I’ve always liked Robert Duvall and Lucas Black.  Robert Duvall, of course, is probably most known for the Godfather movies and Apocalypse Now (“I love the smell of napalm in the morning!”), but in his later years, as what happens with very few people in Hollywood (Charlton Heston,  Jon Voigt, and Chuck Norris come most readily to mind, but there’s also the likes of Mel Gibson, Robert Downey Jr., and Rachel Welch), Duvall turned out to be one of those people on the Christian Conservative side of things.  Over the years, he has, at times, picked films that are of this conservative Christian bent, such as Tender Mercies, The Apostle, and Secondhand Lions.  That’s not to say his characters have all been angelic.  His characters, such as Gus in the Lonesome Dove series or Vince Vaughn’s dad Hal in the comedy Four Christmases, are men who live hard and therefore play hard as well, and they’re often quite rough around the edges.  Performances of his I particularly liked over the years included Officer Hodges in Colors and Boss Spearman in Open Range.  With a filmography of well over 100 appearances on film (including an uncredited “Priest on Swing” from Invasion of the Body Snatchers), it’s hard to remember them all.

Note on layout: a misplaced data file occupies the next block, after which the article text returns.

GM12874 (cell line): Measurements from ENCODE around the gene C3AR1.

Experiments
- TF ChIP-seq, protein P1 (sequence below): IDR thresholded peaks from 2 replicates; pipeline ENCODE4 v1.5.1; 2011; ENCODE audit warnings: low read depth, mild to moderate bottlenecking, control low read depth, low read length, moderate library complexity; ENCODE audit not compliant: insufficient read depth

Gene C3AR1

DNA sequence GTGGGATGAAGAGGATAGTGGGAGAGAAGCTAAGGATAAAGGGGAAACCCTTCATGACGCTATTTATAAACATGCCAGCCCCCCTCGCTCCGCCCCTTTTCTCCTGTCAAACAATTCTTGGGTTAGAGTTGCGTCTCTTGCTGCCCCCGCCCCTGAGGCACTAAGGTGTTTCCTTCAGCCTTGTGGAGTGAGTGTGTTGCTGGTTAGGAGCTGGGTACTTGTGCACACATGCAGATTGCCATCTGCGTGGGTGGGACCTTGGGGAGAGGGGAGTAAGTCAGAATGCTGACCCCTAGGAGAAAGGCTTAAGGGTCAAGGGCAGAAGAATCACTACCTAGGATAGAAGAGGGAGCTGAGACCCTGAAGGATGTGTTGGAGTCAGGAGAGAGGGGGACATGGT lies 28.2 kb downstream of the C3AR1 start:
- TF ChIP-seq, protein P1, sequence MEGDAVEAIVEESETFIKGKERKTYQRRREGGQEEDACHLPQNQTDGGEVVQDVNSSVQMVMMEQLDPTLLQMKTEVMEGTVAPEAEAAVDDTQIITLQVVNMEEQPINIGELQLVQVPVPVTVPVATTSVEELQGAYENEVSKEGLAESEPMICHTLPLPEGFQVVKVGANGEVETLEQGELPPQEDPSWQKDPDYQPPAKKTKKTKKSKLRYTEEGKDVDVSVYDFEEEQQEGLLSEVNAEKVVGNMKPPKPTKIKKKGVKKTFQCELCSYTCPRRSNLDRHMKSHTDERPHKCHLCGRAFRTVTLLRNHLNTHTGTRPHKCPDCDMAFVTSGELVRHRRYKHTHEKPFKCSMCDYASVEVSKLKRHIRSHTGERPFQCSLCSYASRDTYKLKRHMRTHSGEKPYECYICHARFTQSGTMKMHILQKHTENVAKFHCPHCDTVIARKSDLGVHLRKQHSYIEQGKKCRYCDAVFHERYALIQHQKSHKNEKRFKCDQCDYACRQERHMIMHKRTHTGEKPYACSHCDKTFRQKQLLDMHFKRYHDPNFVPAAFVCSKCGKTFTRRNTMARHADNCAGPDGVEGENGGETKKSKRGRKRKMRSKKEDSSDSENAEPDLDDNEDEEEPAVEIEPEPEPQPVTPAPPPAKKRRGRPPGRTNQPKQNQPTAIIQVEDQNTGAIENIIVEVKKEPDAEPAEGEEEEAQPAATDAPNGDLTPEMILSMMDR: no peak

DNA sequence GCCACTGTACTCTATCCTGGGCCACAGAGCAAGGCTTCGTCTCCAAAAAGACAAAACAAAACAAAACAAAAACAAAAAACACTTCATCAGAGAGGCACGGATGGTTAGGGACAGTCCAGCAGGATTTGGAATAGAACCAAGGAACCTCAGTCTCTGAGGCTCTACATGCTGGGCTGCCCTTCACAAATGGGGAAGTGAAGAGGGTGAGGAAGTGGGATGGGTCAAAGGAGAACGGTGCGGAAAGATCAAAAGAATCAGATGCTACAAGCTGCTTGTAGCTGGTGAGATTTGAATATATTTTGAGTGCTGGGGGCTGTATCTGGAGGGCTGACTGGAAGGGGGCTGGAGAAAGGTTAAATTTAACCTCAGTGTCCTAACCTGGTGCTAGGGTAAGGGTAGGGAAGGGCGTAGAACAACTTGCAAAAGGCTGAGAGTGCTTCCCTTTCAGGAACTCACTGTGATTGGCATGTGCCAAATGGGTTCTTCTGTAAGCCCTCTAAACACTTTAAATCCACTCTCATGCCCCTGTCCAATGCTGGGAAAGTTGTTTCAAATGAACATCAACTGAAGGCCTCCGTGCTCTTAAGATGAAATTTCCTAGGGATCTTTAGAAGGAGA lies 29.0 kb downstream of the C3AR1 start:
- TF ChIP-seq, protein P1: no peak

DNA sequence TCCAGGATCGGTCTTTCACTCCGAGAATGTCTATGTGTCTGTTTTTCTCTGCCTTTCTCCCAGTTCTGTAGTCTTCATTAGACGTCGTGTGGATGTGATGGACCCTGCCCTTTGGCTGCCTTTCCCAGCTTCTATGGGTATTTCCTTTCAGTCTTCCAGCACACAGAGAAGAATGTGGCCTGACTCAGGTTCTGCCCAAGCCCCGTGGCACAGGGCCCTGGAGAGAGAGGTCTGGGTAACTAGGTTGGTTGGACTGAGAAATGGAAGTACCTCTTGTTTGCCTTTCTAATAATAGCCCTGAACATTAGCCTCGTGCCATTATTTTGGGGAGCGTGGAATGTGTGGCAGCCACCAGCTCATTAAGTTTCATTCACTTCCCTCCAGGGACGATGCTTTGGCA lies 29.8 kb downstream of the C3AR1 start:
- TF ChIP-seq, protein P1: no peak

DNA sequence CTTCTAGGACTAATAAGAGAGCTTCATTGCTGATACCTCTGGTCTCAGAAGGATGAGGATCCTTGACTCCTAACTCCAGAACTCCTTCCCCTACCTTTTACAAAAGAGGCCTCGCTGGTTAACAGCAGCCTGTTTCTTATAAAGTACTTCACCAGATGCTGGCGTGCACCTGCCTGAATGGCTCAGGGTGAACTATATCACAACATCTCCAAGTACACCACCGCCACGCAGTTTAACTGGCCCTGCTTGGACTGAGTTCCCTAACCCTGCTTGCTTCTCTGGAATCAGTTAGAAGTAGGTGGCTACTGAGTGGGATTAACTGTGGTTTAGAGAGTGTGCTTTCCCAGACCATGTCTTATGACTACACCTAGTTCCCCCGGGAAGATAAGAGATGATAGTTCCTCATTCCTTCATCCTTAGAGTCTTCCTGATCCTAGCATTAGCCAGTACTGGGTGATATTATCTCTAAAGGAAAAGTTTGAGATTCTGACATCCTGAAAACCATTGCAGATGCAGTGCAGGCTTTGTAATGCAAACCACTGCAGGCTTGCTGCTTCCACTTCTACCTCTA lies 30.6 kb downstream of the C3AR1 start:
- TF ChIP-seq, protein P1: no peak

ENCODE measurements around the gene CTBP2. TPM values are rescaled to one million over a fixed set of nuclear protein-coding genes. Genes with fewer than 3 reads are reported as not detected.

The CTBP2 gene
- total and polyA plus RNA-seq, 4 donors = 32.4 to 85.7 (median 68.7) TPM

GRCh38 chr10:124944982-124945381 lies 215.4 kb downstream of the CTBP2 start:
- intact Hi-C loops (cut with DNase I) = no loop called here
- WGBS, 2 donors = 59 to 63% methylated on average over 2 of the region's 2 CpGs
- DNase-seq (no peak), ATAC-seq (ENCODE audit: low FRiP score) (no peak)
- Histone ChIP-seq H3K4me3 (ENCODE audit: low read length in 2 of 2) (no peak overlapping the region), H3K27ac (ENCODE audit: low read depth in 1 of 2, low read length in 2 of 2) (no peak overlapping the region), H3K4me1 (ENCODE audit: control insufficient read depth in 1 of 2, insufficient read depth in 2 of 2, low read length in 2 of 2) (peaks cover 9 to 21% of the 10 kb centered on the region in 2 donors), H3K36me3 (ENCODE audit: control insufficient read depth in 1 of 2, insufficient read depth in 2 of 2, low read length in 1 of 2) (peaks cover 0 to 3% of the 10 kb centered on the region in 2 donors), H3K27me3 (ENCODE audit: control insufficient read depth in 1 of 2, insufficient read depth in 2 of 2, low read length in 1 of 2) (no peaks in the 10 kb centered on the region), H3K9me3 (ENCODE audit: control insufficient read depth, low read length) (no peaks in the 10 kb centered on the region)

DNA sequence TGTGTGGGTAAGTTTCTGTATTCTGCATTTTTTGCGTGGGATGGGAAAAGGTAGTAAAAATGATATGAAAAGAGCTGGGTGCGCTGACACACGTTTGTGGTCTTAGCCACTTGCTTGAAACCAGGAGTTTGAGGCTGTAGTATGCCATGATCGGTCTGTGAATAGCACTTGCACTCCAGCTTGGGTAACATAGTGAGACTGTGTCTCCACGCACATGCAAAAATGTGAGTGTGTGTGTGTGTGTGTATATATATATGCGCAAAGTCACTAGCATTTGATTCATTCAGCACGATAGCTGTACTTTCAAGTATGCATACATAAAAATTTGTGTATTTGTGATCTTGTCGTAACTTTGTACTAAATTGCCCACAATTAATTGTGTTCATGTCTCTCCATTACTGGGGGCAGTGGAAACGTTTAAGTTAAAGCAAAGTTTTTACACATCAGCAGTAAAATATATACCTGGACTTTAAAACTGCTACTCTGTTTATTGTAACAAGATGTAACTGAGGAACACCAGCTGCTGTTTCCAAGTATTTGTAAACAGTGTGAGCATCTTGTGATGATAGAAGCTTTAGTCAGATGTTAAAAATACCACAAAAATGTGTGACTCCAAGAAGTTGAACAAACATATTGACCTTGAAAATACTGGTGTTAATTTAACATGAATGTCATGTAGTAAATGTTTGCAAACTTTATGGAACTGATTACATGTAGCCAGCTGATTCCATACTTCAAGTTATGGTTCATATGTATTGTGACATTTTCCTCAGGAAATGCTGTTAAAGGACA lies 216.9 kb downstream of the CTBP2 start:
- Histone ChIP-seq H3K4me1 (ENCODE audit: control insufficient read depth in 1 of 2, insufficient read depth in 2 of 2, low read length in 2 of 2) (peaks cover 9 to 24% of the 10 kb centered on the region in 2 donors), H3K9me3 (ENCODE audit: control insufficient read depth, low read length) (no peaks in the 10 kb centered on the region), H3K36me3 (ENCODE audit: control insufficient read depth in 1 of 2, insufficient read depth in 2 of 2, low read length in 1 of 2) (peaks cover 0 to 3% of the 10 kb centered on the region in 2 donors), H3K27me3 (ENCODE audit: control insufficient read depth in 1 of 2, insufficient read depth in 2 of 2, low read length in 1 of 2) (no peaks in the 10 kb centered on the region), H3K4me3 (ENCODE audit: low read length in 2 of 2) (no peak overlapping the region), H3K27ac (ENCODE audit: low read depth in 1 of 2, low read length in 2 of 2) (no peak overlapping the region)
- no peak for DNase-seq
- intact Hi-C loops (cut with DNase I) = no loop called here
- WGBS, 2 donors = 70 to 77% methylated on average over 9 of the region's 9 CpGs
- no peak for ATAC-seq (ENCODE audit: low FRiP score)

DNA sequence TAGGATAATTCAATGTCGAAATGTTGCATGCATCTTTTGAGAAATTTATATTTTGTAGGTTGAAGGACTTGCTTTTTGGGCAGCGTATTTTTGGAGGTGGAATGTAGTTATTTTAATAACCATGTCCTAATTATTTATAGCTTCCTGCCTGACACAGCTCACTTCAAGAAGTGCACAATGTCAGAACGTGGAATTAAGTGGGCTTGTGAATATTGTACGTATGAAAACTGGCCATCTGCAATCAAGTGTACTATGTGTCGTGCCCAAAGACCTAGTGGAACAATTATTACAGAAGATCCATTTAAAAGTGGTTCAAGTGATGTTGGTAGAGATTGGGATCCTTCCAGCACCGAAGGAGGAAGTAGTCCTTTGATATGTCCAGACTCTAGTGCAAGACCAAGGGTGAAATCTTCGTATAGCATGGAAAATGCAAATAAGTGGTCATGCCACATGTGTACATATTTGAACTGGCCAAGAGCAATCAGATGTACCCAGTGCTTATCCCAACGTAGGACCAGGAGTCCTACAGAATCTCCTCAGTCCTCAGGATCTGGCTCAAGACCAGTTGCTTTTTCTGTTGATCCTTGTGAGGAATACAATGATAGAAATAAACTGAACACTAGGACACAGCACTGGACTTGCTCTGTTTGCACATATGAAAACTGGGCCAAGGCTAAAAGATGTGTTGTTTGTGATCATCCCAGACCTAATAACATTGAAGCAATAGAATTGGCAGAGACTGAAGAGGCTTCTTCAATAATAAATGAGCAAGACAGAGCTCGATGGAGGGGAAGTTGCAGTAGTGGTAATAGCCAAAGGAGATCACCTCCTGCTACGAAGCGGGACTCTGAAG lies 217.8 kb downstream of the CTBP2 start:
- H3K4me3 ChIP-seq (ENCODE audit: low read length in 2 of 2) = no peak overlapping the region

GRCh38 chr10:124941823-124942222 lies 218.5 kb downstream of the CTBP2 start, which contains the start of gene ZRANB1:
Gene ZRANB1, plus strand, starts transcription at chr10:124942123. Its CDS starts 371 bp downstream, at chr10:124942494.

Lucas Black was the kid with the heavy southern accent from Swing Blade, and he was really good in that film, though imdb says he’s most known for The Fast and the Furious: Tokyo Drift (which I only saw parts of), as well as Jarhead, Legion, and Friday Night Lights (which I haven’t seen).  But it didn’t escape my attention that Robert Duvall had a cameo appearance in Sling Blade as Billy Bob Thorton’s good-for-nothing Dad, and that Lucas Black had a rather substantial role in one of Duvall’s latest films, Get Low, which was another film on this Christian bent, yet I was rather disappointed by it.  Duvall must like this kid, and considering the projects they’ve been picking lately, perhaps Black is yet another Hollywood enigma:  an actor who believes in the Christian God.  His appearance in these three films with Duvall would seem to indicate a curve in that direction.